UCHRI Announces 2021-22 White Scholarship in Medicine and Humanities Recipients

UCHRI is pleased to announce the two winners of the 2021-22 Andrew Vincent White and Florence Wales White Graduate Student Scholarship in medicine and humanities. These two graduate students were selected from an extremely competitive systemwide pool of applicants, and their work represents UC’s cross-disciplinary excellence in medicine and the humanities.

That “Greater Passivity”: Refusal of Global Health Care and Dispositions Towards Life in Kono District, Sierra Leone
Raphael Frankfurter, Medical Anthropology, UC San Francisco

This project is an ethnography of people’s dispositions towards life, death, and care in Kono District, Sierra Leone, as made visible through their refusals of global health care. Kono, with its high mortality rates and impoverished healthcare system, has been a ground zero for evolving phases of humanitarian global health. But as infrastructures of care targeting specific patient populations have come and gone, the question: Why are patients not seeking out care, even when it is available?” has recurred. This dissertation follows patients across different moments of global health concern—war survivors and pregnant women, chronic disease patients, and those suffering from Ebola—as they seek out and then withdraw from the healthcare system. It explores a collective disposition of skepticism towards care as emergent from people’s everyday encounters with postcolonial politics and their entanglements with fleeting but often-vacuous regimes of humanitarian care. Drawing on anthropological work on contemporary regimes of biopolitics, public health, humanitarianism and care, but also on postcolonial theory, Sierra Leonean history, contemporary West African literature, and affect theory, it argues for an ethnographic approach attentive to the everyday affects (rather than the “rational-choices”) that coalesce as refusals of care.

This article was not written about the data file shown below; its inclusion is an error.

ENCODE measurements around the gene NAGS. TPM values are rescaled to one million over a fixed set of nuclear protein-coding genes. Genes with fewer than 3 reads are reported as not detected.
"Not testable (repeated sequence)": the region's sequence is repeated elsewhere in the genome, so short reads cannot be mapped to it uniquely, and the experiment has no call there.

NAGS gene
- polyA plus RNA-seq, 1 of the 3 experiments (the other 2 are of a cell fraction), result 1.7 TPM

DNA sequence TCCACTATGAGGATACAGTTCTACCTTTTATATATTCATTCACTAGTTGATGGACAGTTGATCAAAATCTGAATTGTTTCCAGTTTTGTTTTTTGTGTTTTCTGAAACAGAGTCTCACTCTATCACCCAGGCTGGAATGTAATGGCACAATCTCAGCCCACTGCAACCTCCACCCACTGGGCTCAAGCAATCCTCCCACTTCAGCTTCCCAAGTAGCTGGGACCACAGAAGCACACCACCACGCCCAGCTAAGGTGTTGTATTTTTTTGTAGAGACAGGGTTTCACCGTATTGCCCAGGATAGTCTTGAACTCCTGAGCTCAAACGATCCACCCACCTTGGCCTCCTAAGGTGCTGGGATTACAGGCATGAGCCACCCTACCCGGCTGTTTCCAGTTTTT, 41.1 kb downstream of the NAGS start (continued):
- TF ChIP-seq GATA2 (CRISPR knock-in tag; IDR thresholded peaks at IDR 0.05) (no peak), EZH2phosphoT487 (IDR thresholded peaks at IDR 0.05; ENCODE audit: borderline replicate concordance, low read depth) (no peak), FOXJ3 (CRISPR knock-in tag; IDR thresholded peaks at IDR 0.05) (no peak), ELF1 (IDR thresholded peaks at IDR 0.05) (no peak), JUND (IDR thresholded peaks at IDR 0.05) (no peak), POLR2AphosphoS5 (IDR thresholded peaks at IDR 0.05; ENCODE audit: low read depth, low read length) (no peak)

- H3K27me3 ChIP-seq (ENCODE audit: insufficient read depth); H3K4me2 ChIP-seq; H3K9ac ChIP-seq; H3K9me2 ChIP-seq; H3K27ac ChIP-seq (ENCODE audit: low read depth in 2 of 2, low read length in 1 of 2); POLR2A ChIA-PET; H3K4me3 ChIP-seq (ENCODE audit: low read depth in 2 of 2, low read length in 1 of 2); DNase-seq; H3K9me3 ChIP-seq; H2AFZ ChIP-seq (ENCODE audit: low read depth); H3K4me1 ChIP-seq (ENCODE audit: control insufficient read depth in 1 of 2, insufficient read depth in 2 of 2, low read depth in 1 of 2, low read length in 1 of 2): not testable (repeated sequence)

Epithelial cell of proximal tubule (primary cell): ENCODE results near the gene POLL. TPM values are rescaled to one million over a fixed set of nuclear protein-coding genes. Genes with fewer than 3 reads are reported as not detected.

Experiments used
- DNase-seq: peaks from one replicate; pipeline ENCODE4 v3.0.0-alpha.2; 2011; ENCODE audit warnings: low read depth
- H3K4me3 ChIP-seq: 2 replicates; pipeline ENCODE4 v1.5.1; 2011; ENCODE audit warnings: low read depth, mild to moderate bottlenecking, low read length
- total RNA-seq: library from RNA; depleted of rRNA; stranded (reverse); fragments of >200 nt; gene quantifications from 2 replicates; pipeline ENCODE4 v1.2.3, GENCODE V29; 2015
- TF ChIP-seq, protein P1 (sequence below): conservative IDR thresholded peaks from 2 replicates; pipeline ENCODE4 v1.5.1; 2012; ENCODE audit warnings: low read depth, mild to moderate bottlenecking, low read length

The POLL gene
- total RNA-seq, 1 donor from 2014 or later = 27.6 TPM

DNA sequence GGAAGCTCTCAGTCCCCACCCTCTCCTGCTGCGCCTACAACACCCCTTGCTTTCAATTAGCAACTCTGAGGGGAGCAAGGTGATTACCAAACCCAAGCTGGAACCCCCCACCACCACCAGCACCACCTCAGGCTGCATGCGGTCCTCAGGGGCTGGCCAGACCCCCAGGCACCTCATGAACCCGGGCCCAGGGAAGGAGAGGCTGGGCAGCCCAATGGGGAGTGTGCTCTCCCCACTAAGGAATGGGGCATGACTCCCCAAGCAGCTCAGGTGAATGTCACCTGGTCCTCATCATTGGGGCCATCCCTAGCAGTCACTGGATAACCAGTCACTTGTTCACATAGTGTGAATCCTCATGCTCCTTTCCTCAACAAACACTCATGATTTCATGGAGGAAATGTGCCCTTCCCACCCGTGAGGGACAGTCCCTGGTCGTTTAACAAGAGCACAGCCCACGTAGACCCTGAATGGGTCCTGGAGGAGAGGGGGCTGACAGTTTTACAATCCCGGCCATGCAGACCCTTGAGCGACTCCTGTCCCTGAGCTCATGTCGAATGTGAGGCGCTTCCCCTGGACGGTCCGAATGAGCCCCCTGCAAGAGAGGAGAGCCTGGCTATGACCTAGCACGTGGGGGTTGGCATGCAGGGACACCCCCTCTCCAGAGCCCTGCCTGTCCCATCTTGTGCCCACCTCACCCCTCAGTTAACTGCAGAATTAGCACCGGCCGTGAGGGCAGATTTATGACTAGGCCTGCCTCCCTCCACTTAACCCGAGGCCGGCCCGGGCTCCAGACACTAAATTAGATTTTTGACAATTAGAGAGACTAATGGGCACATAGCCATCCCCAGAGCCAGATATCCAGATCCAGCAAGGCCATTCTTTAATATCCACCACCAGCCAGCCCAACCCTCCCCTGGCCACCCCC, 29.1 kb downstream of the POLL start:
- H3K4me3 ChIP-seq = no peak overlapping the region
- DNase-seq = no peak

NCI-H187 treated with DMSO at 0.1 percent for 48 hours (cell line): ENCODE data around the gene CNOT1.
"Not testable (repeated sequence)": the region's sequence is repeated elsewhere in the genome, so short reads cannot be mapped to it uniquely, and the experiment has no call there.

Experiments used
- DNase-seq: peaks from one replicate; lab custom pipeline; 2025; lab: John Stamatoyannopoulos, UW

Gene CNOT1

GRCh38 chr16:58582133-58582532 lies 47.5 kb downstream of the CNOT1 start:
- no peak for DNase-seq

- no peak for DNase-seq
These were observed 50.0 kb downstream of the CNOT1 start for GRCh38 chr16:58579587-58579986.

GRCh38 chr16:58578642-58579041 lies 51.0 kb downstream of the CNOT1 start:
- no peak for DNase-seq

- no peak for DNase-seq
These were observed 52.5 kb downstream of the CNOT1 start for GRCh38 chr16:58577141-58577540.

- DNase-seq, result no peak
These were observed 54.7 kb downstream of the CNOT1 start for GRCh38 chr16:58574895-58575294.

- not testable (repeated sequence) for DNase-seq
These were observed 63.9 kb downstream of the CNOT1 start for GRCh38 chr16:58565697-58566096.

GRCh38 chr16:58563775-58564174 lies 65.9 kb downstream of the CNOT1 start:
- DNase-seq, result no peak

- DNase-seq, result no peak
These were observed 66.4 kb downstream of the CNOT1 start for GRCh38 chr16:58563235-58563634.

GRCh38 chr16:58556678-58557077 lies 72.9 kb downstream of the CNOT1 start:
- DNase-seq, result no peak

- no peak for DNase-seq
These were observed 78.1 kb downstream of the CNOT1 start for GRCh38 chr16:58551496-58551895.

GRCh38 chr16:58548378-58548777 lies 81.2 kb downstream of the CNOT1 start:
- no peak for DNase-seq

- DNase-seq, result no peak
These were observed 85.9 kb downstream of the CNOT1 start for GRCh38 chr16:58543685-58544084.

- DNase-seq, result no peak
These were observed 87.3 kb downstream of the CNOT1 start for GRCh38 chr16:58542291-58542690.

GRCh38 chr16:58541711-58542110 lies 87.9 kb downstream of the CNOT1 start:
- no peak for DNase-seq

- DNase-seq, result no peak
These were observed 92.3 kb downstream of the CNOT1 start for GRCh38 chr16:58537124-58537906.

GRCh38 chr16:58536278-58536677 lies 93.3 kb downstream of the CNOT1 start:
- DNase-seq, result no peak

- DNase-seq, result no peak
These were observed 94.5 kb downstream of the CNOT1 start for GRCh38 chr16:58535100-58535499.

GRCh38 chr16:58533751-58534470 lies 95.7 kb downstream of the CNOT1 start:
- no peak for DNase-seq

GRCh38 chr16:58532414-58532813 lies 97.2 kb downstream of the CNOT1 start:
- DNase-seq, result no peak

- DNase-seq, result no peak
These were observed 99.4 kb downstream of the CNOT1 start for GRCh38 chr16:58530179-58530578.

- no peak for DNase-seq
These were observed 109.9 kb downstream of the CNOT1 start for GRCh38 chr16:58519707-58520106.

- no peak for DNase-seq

Digesting the Empire: Embodying Life beyond Militarized Circulations across the Pacific
Eunice Lee, Literature, UC San Diego

This dissertation argues that people in and around the Pacific Ocean both physically and metaphorically digest circulated waste materials to survive beyond the dispossession and slow violence of the US empire and its military in the modern era. Focusing on two matters—meatpacking byproducts and radioactive materials—it traces the ideological foundation for medical research and imperial expansion and its incommensurability with indigenous and diasporic communities’ worldviews and ways of life. It argues, on one hand, that medical discourses, such as obesity research and radiation dosimetry, pathologize racialized and gendered bodies as disposable and fragmentable parts. On the other hand, literary and cultural texts of survival discursively digest and resist the empire’s pollutant matters. They conceptualize a broader and more entangled sense of the “body” by imagining a future different from current forms of imperial exploitation, displacement and dispossession through medicine. Through the concept of digestion—which the author theorizes as constant interactions that fold the environment into the body and resist clear demarcations of the body from its surroundings—this work explores the links between knowledge, the body and the surrounding environment.